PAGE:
Straight-lanced Meadow Katydid - Conocephalus strictus
The following comes from Rehn and Hebard (1914), Blatchley (1920), Helfer (1971), Alexander et al. (1972), Vickery and Kevan (1985), Bland (2003), Capinera et al. (2004), Elliott and Hershberger (2007), and Himmelman (2009). This species has the largest body size within the Conocephalus genus and is darker green compared to other meadow katydids. The top of the head is black or dark brown. There is a reddish-brown stripe, edged by white or buff, that traverses the dorsal body surface from the pronotum (thorax) to the abdominal tip. The lateral side of the abdomen, bordering the stripe, is black, merging ventrally into the sides and segments making them very distinct. The tegmina (forewings) are short, in males covering about one-third the length of the abdomen, and in females one-fourth the length.
Calling song description
Verbal descriptions are: (1) “A faint, continuous purr…often with a pulsating quality. Difficult to hear, but in a dense colony the combined sounds of individuals in a chorus can be impressively loud, even overwhelming” (Elliott and Hershberger 2007). (2) “Soft, buzzy, continuous whir” (Himmelman 2009). (3) “Buzz changing speed, alternately slowing and speeding up about every 15-30 seconds…” (Alexander et al. 1972). (4) “The song is a very faint, continuous fluttery buzz, sometimes alternating long periods of a fast, regular pulsation rate with shorter periods of a slower, somewhat irregular, pulsation rate” (Capinera et al. 2004). And (5) “Males perch on vegetation about 1/3 meter above the ground and produce a very soft, continuous buzz that alternately speeds up and slows down 15 seconds” (Bland 2003).
This species overwinters in the egg stage. Adults are present from late-July to early-October, depending upon killing frost occurrence (Vickery and Kevan 1985, and Bland 2003).
The following is taken from Rehn and Hebard (1914), Blatchley (1920), Helfer (1971), Alexander et al. (1972), Vickery and Kevan (1985), Bland (2003), Capinera et al. (2004), Elliott and Hershberger (2007), and Himmelman (2009). The male body length is 14-15 mm, and for females 17-18 mm. The pronotum (thorax) for males is 3.5-4 mm, and females 4-4.5 mm. The tegmina (forewing) for males is 5-6 mm, and females 3.5-4.5 mm. The female ovipositor is 18-32 mm. Refer to the illustration to compare the male cerci shape and female ovipositor length.
The Straight-lanced Meadow Katydid could be confused with the Prairie Meadow Katydid
), as both species have wings shorter than their abdomens. Refer to the illustration to compare the male cerci shape and female ovipositor length (Scott journal note, 2021).
This species occurs from the east coast of Massachusetts, westward to the southernmost portion of Ontario, to the southeastern corner of Montana, then southward east of the Rocky Mountain Front into Arizona, New Mexico, and eastward across the Gulf Coast states to Georgia (absent in Florida). They may occur in large numbers, but their distribution tends to be patchy within the geographical range. In Montana, this species has been reported in three counties (Vickery and Kevan 1985, Bland 2003, and Walker SINA website 2020).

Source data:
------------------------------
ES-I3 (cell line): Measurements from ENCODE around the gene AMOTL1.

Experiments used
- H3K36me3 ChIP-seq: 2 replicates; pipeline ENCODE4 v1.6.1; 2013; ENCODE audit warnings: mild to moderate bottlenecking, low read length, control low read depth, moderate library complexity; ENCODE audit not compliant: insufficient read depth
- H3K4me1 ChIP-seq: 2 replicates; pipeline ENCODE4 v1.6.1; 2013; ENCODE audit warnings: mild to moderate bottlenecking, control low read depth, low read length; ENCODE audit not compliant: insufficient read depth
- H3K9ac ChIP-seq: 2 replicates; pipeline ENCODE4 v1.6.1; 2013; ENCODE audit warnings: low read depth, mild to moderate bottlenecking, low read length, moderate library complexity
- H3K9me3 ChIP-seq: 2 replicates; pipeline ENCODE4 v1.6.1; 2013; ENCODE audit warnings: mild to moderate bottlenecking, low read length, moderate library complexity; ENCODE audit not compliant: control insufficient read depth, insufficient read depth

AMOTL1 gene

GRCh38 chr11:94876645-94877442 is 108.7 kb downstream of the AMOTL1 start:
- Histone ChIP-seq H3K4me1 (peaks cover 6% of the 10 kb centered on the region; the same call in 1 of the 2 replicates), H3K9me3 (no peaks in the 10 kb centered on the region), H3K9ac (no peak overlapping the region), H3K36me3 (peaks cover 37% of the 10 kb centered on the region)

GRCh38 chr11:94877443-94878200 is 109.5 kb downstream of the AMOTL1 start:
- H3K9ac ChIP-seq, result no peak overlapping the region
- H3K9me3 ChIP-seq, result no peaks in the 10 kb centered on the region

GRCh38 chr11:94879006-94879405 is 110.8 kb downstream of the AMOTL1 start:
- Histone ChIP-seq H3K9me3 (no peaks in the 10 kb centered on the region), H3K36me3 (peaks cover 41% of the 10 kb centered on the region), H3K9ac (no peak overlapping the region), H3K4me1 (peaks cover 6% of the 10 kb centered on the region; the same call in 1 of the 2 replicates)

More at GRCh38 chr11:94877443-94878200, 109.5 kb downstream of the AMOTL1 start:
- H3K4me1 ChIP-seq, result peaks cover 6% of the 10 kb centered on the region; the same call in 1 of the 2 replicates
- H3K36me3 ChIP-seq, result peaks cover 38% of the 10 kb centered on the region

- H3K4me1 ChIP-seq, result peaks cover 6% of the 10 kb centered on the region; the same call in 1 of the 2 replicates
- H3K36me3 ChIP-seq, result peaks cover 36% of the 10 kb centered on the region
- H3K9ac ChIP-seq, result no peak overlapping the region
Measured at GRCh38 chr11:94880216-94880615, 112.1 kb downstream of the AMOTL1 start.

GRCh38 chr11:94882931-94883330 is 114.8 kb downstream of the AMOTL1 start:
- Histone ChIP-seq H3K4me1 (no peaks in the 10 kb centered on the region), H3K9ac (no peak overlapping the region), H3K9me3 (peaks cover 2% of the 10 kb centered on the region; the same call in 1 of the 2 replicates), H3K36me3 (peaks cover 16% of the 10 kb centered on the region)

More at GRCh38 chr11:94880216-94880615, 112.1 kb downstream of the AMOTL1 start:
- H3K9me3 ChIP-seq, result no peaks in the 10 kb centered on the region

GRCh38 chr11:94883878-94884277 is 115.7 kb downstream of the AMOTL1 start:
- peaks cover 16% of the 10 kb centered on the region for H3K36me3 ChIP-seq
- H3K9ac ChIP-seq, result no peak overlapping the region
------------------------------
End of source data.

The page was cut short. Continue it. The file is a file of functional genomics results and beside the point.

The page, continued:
Inhabits mixed grass and forb areas of dry upland fields, pastures, roadsides, and open pine stands (Vickery and Kevan 1985, and Bland 2003).
No specific information relative to food habits for this species can be found. However, in view of its habitat, it is probably that of the other Conocephalus species.
To date, no detailed studies nor observations specific to this species have been found within the published literature.
- Literature Cited AboveLegend: View Online Publication
- Alexander, R.D., A.E. Pace, and D. Otte. 1972. The singing insects of Michigan. The Great Lakes Entomologist 5(2):33-69.
- Bland, R.G. 2003. The Orthoptera of Michigan—Biology, Keys, and Descriptions of Grasshoppers, Katydids, and Crickets. East Lansing, MI: Michigan State University Extension, Bulletin E-2815. 221 p.
- Blatchley, W. 1920. Orthoptera of Northeastern America, section Phaneropterinae pp. 459-494. In: Nature Publishing, Indianapolis, IN.
- Capinera, J.L., R.D. Scott, and T.J. Walker. 2004. Field Guide to Grasshoppers, Katydids, and Crickets of the United States. Ithaca, NY. Cornell University Press.
- Elliott, L. and W. Hershberger. 2007. The songs of insects. New York, NY: Houghton Mifflin Harcourt. 227 p.
- Helfer, J.R. 1971. How to Know the Grasshoppers, Crickets, Cockroaches, and Their Allies. Revised edition (out of print), Mineola, NY: Dover Publications.
- Himmelman, J. 2009. Guide to Night-Singing Insects of the Northeast. Mechanicsburg, PA: Stackpole Books. 160 p.
- Rehn, J.A. and M. Hebard. 1914. Studies in American Tettigoniidae. Transactions of the American Entomological Society x1:271-344.
- Scott, R. 2021. Personal journal note.
- Vickery, V. R. and D. K. M. Kevan. 1985. The grasshopper, crickets, and related insects of Canada and adjacent regions. Biosystematics Research Institute, Ottawa, Ontario. Publication Number 1777. 918 pp.
- Walker T.J.(ed.). 2020. Singing insects of North America. Accessed 10 February 2021. https://orthsoc.org/sina/
- Additional ReferencesLegend: View Online Publication
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- Fulton, B.B. 1933. Stridulating organs of female Tettigoniidae (Orthoptera). Entomological News XLIV:270-275.
- Gwynne, D.T. 2001. Katydids and Bush-Crickets, Reproductive Behavior and Evolution of the Tettigoniidae. Ithaca, NY: Cornell University Press.
- Scott, R.D. 2010. Montana Grasshoppers, Katydids, and Crickets A Pictorial Field Guide to the Orthoptera. MagpieMTGraphics, Billings, MT.
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